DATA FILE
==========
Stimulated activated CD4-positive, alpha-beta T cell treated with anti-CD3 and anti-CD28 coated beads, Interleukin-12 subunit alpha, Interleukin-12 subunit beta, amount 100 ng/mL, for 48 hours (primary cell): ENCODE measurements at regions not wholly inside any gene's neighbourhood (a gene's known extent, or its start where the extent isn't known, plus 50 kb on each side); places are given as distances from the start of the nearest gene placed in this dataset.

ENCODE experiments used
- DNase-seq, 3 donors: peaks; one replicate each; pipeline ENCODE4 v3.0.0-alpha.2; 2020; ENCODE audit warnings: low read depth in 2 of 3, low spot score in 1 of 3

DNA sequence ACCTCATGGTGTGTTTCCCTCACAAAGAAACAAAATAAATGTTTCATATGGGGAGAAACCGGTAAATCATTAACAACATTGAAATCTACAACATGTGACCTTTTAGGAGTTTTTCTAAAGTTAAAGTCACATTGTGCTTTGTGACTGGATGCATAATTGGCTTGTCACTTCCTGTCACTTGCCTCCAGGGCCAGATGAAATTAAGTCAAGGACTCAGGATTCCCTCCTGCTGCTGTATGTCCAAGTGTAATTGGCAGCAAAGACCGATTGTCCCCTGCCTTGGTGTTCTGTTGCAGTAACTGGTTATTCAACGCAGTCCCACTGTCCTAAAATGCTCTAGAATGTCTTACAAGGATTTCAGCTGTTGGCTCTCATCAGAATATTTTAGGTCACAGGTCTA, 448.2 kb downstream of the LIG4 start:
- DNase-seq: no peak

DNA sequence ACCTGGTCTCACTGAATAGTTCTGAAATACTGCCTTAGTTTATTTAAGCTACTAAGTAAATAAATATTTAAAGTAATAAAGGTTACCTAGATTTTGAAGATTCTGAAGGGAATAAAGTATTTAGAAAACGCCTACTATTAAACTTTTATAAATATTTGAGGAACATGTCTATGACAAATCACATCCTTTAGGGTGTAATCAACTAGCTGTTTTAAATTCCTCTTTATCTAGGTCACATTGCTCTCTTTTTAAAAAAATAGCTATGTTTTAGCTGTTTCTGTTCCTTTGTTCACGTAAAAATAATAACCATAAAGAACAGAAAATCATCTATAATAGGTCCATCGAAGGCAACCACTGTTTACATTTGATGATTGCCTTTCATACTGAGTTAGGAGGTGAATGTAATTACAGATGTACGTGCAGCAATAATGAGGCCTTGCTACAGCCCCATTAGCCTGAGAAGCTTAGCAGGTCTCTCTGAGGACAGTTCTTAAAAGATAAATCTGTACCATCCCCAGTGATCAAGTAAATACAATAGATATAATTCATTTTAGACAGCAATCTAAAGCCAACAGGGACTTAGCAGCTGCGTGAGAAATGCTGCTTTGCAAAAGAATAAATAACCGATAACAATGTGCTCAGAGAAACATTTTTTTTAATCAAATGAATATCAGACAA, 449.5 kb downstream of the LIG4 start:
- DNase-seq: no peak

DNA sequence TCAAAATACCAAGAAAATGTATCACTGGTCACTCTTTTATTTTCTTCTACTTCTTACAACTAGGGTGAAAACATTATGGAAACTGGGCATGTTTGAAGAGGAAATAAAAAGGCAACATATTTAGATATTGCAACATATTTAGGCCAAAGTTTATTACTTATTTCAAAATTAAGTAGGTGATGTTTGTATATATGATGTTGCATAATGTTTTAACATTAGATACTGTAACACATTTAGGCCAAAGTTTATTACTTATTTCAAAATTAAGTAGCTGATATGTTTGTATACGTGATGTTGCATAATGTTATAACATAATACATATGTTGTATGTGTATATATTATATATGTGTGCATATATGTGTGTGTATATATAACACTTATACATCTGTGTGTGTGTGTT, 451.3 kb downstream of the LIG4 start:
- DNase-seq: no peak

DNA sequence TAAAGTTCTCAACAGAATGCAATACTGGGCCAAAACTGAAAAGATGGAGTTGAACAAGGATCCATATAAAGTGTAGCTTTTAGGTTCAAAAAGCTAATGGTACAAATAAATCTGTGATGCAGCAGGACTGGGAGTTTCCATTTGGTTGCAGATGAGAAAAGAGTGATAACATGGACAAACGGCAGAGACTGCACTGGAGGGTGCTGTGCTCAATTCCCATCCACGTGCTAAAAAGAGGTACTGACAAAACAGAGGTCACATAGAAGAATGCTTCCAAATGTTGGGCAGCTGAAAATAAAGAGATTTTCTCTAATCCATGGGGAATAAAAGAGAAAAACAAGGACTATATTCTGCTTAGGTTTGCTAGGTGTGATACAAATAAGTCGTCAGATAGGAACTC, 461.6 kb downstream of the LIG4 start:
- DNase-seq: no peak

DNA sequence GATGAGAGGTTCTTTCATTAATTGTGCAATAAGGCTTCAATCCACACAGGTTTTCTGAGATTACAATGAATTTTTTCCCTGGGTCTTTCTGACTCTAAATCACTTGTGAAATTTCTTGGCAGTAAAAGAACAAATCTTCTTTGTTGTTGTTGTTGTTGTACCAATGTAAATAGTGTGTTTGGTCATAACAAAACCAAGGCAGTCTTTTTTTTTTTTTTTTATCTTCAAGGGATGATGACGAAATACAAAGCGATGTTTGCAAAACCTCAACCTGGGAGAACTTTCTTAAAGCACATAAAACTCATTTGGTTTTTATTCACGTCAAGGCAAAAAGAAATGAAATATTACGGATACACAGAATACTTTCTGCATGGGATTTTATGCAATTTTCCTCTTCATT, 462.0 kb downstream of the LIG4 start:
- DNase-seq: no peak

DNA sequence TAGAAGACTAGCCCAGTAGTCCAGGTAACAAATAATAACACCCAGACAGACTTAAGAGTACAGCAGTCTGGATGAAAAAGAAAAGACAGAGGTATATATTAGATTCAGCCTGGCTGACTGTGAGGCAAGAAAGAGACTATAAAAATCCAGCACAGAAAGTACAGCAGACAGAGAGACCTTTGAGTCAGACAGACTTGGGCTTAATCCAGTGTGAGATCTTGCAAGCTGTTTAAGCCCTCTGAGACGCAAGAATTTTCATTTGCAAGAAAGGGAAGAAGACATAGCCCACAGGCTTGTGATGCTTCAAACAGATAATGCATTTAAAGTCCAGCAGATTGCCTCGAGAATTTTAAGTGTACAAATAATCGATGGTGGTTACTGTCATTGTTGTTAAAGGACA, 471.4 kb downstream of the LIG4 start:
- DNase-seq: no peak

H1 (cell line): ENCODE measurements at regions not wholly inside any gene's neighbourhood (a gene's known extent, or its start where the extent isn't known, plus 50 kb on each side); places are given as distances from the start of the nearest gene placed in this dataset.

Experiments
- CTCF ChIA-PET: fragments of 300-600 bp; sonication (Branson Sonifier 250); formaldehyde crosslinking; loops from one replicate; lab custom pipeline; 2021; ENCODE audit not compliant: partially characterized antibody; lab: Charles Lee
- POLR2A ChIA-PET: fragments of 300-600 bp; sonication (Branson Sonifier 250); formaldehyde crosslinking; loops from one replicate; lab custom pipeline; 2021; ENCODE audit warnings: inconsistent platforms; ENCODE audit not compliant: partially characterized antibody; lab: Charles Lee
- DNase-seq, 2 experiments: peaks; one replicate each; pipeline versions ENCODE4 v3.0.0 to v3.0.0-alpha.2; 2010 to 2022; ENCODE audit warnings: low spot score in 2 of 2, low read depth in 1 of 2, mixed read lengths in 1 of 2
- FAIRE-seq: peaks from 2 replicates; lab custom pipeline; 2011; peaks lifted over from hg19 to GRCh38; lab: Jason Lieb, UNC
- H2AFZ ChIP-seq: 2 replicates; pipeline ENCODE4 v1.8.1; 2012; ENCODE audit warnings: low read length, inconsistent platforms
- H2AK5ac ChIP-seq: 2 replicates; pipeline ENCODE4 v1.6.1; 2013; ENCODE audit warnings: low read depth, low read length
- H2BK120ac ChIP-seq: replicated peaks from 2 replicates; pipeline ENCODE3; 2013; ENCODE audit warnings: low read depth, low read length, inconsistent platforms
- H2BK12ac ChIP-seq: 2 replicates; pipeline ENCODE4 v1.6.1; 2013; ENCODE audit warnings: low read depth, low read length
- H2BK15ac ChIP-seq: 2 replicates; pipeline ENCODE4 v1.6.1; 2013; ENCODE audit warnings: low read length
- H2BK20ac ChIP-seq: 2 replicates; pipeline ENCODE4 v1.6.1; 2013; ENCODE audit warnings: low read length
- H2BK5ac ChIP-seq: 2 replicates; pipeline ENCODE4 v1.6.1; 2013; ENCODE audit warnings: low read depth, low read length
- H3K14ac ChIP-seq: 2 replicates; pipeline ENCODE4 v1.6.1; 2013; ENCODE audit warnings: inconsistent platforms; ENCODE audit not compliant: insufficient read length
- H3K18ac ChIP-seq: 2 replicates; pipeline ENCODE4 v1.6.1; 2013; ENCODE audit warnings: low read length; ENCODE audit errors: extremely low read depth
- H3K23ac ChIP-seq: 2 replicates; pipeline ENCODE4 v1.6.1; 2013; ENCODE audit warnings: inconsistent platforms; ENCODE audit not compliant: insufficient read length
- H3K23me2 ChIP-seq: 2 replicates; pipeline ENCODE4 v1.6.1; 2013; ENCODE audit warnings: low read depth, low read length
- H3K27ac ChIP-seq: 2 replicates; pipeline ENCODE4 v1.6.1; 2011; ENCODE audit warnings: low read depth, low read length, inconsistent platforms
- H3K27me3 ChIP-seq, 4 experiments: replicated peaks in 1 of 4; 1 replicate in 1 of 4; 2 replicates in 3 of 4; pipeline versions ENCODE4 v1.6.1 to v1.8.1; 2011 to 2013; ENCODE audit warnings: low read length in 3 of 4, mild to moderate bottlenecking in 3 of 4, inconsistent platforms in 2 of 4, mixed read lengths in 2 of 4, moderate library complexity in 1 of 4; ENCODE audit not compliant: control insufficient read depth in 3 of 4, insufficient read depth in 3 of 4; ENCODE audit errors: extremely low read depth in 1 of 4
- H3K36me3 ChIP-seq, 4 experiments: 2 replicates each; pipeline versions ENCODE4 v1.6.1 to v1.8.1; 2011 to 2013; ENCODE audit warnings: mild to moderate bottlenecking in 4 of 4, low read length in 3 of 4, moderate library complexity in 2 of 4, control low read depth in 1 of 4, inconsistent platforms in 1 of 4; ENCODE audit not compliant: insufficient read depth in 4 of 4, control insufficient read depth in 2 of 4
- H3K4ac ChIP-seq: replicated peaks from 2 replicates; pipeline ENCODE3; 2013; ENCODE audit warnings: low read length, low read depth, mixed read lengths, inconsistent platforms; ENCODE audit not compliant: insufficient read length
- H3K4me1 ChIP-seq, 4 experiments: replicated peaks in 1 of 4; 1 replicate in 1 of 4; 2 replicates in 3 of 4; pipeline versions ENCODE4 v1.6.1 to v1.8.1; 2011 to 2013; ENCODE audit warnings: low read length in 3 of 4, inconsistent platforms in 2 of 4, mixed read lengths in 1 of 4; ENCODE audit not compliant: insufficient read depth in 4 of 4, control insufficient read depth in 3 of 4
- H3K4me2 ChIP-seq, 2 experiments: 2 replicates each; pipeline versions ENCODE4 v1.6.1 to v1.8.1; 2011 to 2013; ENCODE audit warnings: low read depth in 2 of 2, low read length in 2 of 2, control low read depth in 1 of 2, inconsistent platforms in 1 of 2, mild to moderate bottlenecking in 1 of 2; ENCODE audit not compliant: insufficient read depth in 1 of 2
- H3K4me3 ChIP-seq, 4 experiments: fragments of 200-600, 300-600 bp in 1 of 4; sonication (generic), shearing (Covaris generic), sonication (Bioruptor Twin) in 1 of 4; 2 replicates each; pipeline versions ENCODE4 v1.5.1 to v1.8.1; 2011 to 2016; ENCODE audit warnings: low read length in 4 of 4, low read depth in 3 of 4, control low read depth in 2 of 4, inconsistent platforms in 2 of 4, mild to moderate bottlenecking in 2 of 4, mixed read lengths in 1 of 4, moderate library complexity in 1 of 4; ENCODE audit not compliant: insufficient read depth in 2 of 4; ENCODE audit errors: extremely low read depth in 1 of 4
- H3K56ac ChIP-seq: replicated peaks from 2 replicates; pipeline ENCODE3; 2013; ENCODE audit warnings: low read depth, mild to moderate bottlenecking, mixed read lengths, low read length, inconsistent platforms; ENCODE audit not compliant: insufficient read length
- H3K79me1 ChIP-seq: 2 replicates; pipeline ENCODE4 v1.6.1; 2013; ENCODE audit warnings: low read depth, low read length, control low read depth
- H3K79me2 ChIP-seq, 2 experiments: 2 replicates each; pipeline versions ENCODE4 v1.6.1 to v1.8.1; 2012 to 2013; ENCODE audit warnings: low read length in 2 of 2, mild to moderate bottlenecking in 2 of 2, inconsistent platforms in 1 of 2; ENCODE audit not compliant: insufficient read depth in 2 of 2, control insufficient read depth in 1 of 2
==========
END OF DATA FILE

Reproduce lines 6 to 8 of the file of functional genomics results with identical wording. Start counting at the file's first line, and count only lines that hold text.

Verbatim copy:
DNA sequence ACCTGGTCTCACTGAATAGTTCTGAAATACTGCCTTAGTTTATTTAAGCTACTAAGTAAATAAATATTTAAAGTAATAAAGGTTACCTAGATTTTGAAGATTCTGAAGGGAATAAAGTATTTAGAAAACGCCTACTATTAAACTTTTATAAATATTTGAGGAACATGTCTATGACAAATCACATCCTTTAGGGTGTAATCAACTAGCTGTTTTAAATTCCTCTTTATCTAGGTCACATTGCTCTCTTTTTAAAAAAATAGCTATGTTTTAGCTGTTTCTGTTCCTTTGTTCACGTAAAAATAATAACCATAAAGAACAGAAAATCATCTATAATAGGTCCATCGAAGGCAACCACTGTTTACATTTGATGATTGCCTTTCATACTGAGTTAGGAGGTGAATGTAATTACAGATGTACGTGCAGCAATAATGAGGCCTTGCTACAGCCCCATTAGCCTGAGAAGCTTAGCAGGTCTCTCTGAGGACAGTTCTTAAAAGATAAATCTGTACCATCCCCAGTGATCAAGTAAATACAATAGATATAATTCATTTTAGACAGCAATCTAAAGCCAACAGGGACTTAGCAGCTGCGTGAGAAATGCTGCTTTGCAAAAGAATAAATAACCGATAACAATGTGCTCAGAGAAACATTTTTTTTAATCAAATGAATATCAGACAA, 449.5 kb downstream of the LIG4 start:
- DNase-seq: no peak

DNA sequence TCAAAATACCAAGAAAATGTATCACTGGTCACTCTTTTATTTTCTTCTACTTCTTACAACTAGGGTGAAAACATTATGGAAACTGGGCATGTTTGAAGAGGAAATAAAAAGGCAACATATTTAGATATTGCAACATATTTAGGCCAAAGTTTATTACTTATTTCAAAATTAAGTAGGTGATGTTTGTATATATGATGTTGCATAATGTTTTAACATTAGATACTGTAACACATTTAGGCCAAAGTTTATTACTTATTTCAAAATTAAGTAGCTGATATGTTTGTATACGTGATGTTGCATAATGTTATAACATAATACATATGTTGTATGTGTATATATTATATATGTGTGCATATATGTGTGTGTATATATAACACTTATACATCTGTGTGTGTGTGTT, 451.3 kb downstream of the LIG4 start: